There is good jazz in Rio, but not so easy to find. José Rua’s splendid Big Band UFRJazz appears all too infrequently, but you can get EMail notification from firstname.lastname@example.org. Visiting jazz artists of good level appear upstairs at the Mistura Fina, on the Lagoa (as well as well-known musicians of MPB). For me a great option is to go to the bar downstairs on Friday or Saturday night to listen to Oscar Milito, with his piano trio playing a mixture of jazz standards and bossa nova. When I came to Rio in the 70s it was full of piano bars – but Mistura Fina is one of the few survivors of that tradition…. luckily media stores like the Armazen Digital Leblon and Letras & Expressões in Ipanema also offer small groups playing jazz and MPB, at modest prices.
The big scene of MPB is really active in Rio: the site http://www.revistampb.com.br/ lists artists, Casa de Shows and has a listing of events. You can check out the newspapers, and the valuable magazine Programa of the Jornal do Brasil on Fridays. One of the icons of MPB, Chico Buarque, played at the Canecão during January 2007 – did you manage to get a ticket? Big names appear at the Claro Hall in the Barra – and now Vivo Rio at the Museu de Arte Moderna downtown promises to be a good option. Apart from Chico Buarque, I would make an effort to hear Maria Bethânia, Caetano Velloso, Gal Costa, Paulinho de Viola, Toquinho and (of a younger generation) Marisa Monte, Ivete Sangalo, Leila Maria (who sings jazz and MPB), Maria Rita….. but this is a very personal choice.
As if this were not enough, Rio also has a lot of Classical Music concerts – many of them free or low-price. The premier concert hall is the Teatro Municipal, and the leading orchestras the OPS (Orquestra Petrobras Sinfônica) and the OSB (Orquestra Sinfônica Brasileira). But here perhaps the choice between hearing live or hearing on CD tends more to staying at home. In hearing samba and MPB in Rio, you are right at the centre of the genre, being able to hear the best artists, watch out for those on the way up, pick up the new trends. But in classical music we are not going to listen live to a standard equivalent to the leading orchestras of Europe or the US. But with distinguished conductors and steady patronage from Petrobras and CVRD respectively, OPS and the OSB are on the way up. Both sell season tickets (check out their sites) which guarantee a seat at concerts throughout the season (March to December). In 2007 I’m going to keep my options open, choosing individual concerts, particularly those of romantic or modern music, which I believe are much closer to the Brazilian spirit.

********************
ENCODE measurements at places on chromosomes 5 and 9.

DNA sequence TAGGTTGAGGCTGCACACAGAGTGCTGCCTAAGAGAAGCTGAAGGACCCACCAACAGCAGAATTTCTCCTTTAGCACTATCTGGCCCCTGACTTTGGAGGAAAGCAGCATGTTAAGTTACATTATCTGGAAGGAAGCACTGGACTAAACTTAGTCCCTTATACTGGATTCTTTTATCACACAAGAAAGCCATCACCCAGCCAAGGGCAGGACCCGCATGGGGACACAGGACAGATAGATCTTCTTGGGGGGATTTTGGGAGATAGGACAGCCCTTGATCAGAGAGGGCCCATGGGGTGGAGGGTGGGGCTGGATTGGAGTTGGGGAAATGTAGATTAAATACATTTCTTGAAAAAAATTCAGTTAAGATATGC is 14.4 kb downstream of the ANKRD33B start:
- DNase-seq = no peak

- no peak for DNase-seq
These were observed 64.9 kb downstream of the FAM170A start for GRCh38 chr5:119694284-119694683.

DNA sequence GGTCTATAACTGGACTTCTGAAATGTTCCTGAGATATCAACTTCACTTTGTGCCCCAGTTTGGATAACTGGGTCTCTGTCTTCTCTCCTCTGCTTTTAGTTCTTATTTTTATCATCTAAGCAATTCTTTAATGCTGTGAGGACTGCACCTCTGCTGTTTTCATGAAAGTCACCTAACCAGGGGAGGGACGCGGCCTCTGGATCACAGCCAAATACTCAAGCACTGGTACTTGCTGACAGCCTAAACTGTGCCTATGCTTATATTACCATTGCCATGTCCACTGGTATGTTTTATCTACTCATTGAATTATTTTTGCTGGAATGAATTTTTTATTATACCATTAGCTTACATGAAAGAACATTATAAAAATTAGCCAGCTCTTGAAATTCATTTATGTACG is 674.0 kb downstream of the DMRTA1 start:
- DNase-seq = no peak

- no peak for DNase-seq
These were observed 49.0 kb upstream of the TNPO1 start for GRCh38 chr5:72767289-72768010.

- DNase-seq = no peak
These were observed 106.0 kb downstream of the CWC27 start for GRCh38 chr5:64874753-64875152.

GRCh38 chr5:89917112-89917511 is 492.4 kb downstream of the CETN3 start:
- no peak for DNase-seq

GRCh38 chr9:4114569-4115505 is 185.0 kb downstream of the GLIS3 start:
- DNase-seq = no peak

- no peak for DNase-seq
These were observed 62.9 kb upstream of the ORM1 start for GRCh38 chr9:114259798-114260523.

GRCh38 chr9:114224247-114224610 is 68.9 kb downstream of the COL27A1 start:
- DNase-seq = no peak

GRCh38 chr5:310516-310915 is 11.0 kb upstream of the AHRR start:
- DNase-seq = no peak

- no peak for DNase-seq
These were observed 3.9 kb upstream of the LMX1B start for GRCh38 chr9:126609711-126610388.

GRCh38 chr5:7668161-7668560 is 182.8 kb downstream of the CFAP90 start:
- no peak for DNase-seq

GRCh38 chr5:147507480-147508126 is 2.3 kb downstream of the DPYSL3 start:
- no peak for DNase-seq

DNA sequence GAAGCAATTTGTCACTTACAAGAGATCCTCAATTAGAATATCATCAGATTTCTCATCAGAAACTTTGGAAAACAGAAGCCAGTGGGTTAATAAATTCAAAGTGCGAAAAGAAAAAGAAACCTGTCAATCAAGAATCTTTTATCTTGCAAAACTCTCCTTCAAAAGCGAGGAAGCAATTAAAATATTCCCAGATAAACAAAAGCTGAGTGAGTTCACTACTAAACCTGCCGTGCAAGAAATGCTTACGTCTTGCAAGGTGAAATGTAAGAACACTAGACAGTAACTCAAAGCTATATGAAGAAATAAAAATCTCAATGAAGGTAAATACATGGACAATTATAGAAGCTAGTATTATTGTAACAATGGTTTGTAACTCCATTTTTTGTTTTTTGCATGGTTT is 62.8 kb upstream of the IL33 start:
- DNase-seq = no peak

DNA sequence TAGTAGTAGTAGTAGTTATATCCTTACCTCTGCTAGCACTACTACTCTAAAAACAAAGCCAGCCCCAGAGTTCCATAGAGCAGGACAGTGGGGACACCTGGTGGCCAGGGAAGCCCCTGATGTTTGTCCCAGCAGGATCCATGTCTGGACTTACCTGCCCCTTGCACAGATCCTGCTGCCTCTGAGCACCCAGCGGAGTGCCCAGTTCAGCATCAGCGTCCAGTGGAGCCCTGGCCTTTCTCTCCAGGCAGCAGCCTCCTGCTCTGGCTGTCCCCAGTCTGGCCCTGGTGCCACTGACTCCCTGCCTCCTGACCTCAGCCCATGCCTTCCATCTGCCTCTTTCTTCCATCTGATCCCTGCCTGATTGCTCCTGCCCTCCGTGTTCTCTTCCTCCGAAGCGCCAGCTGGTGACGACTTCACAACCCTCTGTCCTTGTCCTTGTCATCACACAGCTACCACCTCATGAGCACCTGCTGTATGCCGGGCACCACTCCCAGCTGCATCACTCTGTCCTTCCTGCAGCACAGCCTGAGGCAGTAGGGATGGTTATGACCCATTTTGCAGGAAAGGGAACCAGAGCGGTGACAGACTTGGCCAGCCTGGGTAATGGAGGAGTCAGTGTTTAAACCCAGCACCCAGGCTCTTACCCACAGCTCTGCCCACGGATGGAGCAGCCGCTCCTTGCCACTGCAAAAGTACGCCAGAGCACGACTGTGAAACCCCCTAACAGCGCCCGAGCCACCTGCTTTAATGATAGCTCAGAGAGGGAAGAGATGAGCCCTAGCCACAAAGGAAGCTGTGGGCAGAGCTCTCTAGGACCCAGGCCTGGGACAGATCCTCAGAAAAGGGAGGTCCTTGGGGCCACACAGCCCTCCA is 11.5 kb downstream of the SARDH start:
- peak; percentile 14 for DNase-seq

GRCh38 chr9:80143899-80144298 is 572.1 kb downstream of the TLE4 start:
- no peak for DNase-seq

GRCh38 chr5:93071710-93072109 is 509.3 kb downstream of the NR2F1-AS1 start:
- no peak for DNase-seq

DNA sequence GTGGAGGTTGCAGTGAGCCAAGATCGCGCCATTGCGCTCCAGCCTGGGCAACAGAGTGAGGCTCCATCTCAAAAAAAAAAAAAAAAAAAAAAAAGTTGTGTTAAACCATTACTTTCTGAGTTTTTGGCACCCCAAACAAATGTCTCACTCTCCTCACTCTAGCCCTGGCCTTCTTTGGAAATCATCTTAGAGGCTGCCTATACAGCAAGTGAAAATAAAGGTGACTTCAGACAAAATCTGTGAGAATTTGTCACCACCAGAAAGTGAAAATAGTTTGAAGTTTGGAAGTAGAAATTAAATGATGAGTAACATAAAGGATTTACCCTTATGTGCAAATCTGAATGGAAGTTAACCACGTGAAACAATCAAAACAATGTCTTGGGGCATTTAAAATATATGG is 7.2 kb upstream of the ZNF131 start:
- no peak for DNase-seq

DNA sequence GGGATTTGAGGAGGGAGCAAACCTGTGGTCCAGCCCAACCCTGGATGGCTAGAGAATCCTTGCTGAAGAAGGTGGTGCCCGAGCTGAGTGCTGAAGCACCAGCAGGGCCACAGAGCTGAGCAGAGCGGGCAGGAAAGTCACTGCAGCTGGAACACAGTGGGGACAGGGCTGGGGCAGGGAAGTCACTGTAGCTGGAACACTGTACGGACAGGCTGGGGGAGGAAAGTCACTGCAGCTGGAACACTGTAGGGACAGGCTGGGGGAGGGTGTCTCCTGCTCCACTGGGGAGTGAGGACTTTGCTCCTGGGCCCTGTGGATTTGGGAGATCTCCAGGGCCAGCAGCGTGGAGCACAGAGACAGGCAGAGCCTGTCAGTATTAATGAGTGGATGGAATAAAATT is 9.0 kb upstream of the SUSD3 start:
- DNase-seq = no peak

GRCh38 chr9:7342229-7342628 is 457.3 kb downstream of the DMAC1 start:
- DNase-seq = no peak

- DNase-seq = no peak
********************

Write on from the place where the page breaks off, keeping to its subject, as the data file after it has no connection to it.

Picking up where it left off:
Apart from the Teatro Municipal (concerts, opera, ballet), there are concerts at the Sala Cecília Meirelles in Lapa, and good programs at various SESCs and Museums. (Next year the Cidade de Musica in the Barra promises much, as the home of the OSB and a music centre). The site for keeping up with classical music in Rio is http://www.vivamusica.com.br/ – the difficulty is how to choose from the multiple offerings!
In making your choice, remember the distinguished musicians linked to our community – Carol McDavit, David Chew, Harold Emert, Philip Doyle, among others – and the SCM Choir, which I presided for 20 years and is now led by your Editor, Chris Hieatt. The SCM Choir is based on Christ Church; is an amateur choir conducted by Ruy Wanderley, and gives concerts of Sacred Music thrice yearly with an interesting repertoire and lots of commitment from the members. Entrance is free, and good value for money too, is what I say….
However, I am sure to have missed some really interesting options, so let us know and share in Rio’s…..